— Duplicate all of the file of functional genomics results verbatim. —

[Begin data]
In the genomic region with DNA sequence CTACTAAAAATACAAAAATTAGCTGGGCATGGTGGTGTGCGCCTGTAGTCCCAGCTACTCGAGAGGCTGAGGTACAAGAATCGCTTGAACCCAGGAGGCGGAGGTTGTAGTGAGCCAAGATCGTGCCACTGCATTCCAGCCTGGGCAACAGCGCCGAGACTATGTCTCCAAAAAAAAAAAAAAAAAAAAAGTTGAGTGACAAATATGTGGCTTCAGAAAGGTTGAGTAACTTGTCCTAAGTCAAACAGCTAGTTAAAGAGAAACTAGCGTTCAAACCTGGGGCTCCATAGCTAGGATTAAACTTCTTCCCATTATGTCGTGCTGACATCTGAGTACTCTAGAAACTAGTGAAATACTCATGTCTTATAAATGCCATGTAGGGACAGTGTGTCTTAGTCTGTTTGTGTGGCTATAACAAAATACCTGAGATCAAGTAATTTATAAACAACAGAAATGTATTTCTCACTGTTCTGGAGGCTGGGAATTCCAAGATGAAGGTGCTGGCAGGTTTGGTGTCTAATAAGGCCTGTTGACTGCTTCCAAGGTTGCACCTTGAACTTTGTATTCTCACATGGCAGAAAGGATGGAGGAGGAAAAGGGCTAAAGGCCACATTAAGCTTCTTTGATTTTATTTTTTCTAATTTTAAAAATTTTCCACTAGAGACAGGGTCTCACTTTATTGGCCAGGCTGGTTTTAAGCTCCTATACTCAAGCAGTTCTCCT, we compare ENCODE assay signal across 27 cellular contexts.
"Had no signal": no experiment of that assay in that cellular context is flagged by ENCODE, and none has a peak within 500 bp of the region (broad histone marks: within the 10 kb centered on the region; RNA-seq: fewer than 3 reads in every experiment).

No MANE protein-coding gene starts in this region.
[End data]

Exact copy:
In the genomic region with DNA sequence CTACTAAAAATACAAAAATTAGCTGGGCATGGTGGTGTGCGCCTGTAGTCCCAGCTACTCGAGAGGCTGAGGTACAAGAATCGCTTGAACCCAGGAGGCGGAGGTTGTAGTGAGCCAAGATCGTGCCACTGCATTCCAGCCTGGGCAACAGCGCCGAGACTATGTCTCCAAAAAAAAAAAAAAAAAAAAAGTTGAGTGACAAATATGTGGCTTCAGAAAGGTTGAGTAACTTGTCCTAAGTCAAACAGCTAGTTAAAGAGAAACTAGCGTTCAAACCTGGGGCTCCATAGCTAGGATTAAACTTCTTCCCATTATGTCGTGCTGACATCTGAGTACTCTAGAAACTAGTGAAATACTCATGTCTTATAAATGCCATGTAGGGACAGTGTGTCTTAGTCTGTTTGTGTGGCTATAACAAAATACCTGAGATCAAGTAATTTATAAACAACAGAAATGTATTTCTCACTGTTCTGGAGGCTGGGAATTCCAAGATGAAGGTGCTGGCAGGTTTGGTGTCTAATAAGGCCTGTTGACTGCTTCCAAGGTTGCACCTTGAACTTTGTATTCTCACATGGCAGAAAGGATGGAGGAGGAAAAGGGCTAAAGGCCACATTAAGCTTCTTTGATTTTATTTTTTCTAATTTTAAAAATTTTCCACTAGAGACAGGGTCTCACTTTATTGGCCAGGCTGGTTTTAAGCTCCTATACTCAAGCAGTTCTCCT, we compare ENCODE assay signal across 27 cellular contexts.
"Had no signal": no experiment of that assay in that cellular context is flagged by ENCODE, and none has a peak within 500 bp of the region (broad histone marks: within the 10 kb centered on the region; RNA-seq: fewer than 3 reads in every experiment).

No MANE protein-coding gene starts in this region.